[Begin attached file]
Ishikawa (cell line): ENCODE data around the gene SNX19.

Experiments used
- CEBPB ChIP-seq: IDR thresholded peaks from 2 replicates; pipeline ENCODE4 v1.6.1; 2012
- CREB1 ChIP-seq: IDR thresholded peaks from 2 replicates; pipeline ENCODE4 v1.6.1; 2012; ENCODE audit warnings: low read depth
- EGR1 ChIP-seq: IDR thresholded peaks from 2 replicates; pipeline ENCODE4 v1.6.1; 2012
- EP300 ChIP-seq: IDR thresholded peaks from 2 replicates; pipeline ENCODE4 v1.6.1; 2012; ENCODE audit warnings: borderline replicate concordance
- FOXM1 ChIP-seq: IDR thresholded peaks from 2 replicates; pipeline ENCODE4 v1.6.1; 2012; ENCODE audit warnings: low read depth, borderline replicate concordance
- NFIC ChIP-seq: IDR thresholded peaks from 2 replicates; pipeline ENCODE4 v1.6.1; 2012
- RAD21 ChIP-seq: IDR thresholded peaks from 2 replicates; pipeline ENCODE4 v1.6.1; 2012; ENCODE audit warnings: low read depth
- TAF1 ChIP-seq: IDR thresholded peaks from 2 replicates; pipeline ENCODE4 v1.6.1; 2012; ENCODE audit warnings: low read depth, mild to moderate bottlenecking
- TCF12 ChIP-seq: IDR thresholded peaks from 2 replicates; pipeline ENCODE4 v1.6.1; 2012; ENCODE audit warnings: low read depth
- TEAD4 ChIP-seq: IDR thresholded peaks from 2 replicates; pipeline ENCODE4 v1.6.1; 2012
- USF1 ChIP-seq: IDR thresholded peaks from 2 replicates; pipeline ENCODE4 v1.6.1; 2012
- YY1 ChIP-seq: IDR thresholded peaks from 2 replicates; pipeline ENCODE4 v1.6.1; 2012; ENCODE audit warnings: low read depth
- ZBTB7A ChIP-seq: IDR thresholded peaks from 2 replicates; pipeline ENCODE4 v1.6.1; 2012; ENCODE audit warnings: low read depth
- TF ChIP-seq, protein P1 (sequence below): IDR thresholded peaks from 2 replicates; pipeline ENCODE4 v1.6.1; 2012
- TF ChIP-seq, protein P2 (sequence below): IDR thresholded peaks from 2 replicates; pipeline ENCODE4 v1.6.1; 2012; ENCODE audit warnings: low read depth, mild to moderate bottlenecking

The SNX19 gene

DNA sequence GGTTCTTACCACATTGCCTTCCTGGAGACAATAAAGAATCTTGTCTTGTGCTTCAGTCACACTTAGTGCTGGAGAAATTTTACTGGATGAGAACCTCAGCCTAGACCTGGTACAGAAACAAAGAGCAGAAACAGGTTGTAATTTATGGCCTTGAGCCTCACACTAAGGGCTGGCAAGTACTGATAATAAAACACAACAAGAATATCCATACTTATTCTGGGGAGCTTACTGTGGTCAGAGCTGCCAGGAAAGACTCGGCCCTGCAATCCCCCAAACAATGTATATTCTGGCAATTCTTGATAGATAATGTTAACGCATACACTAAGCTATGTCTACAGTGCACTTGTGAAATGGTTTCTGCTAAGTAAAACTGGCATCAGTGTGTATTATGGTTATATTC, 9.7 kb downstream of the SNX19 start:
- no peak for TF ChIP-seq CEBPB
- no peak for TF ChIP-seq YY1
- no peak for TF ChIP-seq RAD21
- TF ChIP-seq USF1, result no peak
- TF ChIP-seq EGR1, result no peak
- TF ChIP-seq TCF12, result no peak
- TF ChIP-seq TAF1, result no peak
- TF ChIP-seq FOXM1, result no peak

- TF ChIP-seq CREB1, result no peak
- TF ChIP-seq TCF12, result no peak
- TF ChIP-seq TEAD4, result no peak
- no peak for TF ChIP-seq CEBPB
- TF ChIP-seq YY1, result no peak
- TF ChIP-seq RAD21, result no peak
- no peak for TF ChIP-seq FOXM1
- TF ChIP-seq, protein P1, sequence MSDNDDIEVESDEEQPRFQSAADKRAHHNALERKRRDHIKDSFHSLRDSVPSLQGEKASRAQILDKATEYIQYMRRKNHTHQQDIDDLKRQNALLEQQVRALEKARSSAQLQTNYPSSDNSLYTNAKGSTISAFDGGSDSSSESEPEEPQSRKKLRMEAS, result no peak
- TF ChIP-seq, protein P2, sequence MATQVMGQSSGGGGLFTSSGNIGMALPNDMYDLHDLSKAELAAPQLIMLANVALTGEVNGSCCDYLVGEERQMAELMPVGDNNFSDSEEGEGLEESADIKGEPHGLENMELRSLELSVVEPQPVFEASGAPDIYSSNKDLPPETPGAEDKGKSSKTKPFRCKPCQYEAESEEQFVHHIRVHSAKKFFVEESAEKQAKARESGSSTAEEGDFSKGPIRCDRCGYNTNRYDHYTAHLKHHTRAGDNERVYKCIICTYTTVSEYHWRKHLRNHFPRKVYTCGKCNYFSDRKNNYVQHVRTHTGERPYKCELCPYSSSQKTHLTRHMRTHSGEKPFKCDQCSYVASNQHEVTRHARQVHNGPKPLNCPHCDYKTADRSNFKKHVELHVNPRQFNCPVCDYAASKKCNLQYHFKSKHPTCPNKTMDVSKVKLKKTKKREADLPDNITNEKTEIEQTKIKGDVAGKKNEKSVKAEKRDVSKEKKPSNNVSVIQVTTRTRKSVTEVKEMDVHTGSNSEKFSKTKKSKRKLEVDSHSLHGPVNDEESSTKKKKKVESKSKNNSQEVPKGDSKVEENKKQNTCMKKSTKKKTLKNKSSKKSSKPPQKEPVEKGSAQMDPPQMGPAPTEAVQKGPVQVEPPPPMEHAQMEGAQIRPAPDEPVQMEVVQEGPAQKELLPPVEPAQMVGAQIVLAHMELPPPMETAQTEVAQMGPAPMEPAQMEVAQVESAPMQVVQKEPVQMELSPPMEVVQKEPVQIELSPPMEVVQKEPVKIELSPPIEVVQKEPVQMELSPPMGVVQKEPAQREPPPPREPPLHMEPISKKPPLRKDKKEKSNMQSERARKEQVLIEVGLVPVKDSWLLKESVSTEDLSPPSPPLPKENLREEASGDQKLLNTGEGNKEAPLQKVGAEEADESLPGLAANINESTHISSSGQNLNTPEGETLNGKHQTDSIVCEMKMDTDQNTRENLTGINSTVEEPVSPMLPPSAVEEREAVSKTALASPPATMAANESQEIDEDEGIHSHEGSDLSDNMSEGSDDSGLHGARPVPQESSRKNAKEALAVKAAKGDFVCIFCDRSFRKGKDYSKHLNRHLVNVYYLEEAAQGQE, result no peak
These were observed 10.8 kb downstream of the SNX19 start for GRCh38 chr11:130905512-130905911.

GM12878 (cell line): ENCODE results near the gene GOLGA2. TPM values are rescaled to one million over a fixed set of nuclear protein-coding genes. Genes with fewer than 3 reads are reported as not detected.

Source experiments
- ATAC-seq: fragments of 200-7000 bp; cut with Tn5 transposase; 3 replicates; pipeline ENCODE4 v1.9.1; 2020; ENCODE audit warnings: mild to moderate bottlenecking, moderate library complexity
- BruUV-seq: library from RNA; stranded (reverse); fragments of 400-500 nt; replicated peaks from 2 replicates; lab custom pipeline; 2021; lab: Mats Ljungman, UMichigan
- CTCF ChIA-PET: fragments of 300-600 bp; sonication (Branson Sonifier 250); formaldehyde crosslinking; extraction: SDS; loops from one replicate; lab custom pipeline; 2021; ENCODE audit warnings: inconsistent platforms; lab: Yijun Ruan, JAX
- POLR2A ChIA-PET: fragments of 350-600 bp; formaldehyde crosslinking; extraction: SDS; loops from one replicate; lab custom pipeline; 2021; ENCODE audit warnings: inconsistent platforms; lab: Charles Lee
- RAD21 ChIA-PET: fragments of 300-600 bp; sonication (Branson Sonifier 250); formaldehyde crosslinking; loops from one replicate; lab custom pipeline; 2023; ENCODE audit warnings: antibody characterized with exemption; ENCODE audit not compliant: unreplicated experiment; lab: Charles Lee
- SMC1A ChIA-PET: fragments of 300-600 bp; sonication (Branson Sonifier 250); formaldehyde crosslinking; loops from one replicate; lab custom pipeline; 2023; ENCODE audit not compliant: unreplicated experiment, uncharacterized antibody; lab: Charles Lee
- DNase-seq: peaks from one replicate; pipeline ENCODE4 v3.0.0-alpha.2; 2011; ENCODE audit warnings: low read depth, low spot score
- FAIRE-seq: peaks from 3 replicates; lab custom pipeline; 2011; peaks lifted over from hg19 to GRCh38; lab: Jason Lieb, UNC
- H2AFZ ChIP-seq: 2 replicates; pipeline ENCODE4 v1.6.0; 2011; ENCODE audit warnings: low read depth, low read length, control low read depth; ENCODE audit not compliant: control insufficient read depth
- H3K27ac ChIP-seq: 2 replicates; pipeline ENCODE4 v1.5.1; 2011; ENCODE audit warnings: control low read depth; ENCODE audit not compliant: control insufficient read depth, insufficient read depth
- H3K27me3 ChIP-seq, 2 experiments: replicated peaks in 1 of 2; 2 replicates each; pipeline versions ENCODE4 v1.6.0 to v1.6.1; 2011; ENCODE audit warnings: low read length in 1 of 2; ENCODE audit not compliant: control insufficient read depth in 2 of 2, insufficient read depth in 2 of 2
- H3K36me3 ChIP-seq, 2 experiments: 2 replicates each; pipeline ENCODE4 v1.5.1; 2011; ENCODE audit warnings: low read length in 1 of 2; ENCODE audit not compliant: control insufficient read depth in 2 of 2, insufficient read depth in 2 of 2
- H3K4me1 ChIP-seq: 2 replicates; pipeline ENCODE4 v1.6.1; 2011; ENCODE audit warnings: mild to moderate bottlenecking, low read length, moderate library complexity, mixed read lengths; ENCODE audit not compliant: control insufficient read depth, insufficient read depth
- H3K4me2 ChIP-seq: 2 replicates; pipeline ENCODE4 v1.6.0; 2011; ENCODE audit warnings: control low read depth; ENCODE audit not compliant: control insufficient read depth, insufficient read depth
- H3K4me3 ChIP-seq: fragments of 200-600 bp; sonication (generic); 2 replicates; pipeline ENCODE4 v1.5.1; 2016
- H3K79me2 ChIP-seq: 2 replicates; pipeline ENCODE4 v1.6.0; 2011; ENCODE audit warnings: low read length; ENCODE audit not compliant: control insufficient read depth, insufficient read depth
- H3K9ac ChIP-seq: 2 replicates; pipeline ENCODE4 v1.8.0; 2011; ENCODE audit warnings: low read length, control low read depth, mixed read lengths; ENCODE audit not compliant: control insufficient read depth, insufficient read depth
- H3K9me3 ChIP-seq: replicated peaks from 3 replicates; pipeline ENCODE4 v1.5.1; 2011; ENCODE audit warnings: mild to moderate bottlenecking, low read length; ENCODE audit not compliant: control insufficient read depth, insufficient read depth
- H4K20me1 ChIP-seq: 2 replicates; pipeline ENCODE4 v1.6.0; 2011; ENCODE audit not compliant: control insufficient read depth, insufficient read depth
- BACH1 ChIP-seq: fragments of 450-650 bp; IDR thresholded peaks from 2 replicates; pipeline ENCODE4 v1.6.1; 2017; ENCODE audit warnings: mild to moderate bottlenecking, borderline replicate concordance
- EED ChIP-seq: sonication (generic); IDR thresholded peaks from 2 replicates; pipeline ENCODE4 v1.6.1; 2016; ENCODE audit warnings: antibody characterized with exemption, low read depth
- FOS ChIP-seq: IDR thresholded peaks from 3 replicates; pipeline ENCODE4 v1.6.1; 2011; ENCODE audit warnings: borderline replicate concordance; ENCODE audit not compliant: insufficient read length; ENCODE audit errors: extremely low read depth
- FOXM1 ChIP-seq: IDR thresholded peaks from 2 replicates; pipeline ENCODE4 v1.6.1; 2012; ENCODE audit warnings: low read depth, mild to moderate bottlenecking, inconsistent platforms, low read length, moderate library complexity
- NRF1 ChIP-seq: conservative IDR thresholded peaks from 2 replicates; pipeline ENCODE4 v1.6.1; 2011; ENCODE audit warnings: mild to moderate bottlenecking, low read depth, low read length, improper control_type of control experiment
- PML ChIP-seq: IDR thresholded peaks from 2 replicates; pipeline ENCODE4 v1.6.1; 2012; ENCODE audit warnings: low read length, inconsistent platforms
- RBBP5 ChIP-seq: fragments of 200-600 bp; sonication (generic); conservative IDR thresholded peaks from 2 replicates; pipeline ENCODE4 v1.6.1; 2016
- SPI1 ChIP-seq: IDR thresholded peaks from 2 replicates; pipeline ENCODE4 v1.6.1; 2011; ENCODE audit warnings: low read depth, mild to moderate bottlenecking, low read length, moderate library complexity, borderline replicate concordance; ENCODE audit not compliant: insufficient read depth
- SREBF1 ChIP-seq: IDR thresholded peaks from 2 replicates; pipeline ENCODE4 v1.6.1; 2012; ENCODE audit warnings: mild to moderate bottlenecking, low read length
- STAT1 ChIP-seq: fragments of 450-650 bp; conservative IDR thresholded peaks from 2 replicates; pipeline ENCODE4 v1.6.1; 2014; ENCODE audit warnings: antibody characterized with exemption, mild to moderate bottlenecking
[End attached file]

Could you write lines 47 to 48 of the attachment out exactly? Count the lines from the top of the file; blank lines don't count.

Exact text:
- FAIRE-seq: peaks from 3 replicates; lab custom pipeline; 2011; peaks lifted over from hg19 to GRCh38; lab: Jason Lieb, UNC
- H2AFZ ChIP-seq: 2 replicates; pipeline ENCODE4 v1.6.0; 2011; ENCODE audit warnings: low read depth, low read length, control low read depth; ENCODE audit not compliant: control insufficient read depth